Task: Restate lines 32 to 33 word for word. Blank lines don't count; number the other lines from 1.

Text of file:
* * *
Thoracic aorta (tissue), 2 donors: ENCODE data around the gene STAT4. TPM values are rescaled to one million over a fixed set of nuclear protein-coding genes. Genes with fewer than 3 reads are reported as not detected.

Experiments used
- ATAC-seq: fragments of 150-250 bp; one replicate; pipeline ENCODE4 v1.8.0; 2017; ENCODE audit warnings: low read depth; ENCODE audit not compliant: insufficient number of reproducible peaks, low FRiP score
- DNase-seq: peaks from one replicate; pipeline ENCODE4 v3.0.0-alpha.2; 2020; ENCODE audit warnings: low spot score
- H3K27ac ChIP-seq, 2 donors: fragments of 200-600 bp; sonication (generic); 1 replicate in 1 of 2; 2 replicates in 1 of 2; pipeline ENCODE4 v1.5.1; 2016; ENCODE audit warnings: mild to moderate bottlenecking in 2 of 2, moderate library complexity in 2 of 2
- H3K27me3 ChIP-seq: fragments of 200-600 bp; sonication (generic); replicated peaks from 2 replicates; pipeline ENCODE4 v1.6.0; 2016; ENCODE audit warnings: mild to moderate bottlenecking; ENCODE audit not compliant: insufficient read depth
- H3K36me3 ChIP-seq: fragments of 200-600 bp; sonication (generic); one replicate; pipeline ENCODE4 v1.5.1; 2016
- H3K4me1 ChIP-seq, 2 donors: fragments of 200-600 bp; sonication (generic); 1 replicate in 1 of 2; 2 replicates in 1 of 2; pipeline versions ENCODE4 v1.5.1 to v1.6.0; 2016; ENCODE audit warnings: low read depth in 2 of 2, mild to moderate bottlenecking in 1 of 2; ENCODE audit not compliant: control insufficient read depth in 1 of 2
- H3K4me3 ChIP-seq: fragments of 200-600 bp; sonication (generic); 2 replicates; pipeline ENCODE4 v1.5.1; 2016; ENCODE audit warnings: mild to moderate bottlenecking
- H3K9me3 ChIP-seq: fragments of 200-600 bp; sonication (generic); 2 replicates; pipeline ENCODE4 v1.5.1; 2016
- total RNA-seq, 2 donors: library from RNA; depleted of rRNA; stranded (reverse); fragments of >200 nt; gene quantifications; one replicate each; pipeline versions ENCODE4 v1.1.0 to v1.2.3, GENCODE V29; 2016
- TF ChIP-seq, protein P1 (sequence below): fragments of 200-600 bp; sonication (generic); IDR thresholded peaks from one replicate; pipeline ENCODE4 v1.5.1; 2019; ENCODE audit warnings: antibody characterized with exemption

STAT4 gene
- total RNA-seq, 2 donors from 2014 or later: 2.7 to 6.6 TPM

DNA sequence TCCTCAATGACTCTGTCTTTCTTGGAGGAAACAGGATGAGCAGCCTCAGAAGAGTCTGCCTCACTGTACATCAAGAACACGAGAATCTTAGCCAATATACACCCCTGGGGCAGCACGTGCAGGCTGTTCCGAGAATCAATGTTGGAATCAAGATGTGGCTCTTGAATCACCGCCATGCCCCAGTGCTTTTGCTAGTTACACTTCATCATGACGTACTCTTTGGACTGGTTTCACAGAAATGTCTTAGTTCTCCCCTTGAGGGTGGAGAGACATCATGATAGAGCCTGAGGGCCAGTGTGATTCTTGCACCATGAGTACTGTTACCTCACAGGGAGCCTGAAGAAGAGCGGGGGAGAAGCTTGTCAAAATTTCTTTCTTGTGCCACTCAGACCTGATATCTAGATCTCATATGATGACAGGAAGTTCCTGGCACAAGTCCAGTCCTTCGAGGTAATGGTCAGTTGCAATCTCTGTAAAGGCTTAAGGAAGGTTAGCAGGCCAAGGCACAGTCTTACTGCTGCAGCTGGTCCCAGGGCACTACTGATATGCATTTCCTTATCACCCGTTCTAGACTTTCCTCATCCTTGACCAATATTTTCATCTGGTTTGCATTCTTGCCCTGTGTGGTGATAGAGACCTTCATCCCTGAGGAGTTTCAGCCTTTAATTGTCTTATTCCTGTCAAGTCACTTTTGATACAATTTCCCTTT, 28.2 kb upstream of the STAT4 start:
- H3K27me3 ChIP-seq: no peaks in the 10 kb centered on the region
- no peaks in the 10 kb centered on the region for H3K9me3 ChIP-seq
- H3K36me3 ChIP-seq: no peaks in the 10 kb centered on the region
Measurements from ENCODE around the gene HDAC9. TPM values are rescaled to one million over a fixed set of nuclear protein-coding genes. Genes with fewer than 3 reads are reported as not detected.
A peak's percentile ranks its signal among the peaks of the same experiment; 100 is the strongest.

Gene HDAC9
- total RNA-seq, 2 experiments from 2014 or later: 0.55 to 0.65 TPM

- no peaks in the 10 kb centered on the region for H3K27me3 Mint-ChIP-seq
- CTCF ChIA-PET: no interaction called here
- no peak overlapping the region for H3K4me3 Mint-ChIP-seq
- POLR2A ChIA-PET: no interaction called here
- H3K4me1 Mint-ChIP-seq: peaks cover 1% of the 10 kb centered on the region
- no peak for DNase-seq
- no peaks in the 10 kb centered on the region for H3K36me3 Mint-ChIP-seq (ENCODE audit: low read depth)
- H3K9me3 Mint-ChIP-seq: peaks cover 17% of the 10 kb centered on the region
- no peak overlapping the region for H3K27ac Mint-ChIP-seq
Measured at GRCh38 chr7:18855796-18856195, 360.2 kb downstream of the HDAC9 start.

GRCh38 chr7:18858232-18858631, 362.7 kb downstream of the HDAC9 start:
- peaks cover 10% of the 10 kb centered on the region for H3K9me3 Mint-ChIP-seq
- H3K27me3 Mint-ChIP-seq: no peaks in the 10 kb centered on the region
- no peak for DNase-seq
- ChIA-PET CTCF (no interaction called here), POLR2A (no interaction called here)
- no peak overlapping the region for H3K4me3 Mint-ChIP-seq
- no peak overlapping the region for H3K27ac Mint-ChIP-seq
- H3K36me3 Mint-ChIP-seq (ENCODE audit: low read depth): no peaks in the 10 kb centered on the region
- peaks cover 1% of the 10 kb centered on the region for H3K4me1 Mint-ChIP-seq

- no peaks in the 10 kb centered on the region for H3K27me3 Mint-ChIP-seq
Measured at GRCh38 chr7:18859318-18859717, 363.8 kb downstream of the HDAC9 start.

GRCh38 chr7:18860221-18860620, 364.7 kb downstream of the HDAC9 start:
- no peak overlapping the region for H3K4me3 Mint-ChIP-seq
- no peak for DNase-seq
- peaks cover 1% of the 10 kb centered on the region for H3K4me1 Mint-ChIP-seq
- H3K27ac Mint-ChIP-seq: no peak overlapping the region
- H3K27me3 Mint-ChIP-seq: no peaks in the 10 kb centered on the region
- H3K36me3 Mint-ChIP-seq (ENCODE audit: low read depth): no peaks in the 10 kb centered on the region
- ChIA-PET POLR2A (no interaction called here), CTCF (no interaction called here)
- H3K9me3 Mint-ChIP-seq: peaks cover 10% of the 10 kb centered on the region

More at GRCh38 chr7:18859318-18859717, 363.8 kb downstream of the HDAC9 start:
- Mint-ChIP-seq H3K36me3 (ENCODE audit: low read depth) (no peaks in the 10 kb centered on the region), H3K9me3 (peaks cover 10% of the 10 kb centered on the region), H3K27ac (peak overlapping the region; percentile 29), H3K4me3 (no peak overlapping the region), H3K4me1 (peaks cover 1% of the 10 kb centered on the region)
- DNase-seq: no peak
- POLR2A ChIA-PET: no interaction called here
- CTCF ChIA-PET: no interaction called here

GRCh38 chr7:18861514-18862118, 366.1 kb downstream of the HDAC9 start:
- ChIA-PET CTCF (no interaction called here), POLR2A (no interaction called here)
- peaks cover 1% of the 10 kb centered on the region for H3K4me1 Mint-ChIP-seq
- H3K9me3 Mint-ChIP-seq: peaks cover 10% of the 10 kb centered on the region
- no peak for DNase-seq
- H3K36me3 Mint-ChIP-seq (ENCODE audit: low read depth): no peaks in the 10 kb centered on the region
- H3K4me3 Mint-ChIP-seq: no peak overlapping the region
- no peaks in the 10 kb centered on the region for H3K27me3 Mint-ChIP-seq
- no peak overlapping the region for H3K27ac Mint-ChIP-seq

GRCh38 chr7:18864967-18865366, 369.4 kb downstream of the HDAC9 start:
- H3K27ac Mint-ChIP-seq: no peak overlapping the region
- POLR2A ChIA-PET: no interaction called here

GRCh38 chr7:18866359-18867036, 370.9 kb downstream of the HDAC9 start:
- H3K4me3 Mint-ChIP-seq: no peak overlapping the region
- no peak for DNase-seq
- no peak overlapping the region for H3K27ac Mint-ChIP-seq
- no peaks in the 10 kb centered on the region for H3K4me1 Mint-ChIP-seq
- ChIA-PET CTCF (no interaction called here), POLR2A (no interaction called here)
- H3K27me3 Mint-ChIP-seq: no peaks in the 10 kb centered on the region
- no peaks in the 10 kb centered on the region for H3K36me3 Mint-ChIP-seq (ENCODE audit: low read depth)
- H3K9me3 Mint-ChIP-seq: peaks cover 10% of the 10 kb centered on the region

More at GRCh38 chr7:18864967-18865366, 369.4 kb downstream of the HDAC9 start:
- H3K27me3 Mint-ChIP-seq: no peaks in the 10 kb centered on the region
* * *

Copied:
Measured at GRCh38 chr7:18855796-18856195, 360.2 kb downstream of the HDAC9 start.

GRCh38 chr7:18858232-18858631, 362.7 kb downstream of the HDAC9 start: